At their eighth annual conference in Chicago, the American Heart Association revealed a new study linking heavy drinking among college students to heart disease. The data was gathered and analyzed by the College of Saint Benedict in St. Joseph, MN. The key factor in the study was elevated C-reactive protein (CRP) levels within the subjects of the group.
College life has always been associated with partying. A majority of students attending post-secondary education have consumed alcohol at least once. Fraternity parties and events, often held weekly, are quiet popular, especially among freshman enjoying their new freedom. In a study done by professors at the Boston University School of Public Health, 44% of students said that they had experienced heavy drinking at least once. One fourth of them admitted that the occurrence was a regular event. It seems that concerned parents may not be over-reacting after all.
The dangers of drinking have been publicized for a long time. Schools teach it to students, doctors warn patients, and parents lecture their children on the effects alcohol can have. The list of risks associated with alcohol consumption goes beyond that of auto accidents. Health factors include stroke, cancer, high blood pressure, and liver disease. Alcoholism is another concern.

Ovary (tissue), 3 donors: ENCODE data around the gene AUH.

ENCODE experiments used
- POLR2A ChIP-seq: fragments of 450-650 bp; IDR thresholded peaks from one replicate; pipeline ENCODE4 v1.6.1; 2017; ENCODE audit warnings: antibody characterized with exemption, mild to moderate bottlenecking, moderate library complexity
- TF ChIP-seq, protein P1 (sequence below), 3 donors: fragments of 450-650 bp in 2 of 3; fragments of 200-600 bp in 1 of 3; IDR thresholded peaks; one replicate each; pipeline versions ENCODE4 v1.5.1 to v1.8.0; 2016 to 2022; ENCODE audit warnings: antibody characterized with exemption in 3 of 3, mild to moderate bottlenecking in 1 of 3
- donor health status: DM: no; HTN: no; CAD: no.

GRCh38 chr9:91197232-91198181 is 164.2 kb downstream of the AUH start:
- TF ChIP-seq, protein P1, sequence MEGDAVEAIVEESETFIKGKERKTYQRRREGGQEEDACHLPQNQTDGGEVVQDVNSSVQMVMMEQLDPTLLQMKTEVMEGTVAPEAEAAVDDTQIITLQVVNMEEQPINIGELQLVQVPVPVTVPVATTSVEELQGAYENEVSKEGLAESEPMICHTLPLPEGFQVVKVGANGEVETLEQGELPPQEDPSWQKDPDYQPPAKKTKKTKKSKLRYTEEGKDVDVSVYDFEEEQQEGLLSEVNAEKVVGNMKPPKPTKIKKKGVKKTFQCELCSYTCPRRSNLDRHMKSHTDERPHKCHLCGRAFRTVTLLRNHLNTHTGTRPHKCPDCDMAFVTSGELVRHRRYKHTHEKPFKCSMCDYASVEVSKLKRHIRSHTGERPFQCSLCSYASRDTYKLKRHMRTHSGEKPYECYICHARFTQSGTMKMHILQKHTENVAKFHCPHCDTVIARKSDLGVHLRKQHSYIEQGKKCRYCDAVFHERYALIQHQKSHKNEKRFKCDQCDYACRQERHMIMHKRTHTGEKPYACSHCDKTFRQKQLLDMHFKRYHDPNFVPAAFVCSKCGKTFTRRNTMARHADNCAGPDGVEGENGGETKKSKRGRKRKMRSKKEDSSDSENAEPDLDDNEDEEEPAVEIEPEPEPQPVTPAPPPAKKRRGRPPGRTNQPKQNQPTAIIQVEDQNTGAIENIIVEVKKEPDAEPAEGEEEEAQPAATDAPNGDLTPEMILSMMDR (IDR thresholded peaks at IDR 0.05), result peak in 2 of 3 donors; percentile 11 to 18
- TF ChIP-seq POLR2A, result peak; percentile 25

Heart disease can occur at any age. Some people are at a higher risk of developing the condition, especially those with a family history of the disease. Many studies have been done to link diet and exercise to heart risks. Previous research revealed the risks of long-term drinking, but this study shows that heavy drinking in short term periods can cause harm.
Physicians use the CRP levels of patients to indicate cardiovascular disease, especially heart attacks and fatty build up in arteries. High levels can mean that a patient is likely to have the health problems. Of course, high CRP levels can also indicate other problems, but for those who have the potential to develop heart disease, it has become an essential diagnostic tool. The new study showed that those who drank heavily had a CRP level that placed them at a moderate risk for developing heart disease.
Alcohol in moderation has been accepted by the medical field. However, they have stated the dangers of drinking more than the average of one (for women) or two (for men) drinks per day. This news makes physicians, parents, and college administrators uneasy. Drunk diving and alcohol poisoning was once their major concern. Heart disease now joins the list.
College students everywhere are urged to think about the long and short-term affects of drinking. One can enjoy campus life by being responsible; becoming educated about alcohol, and having a realistic perspective. The future depends in it!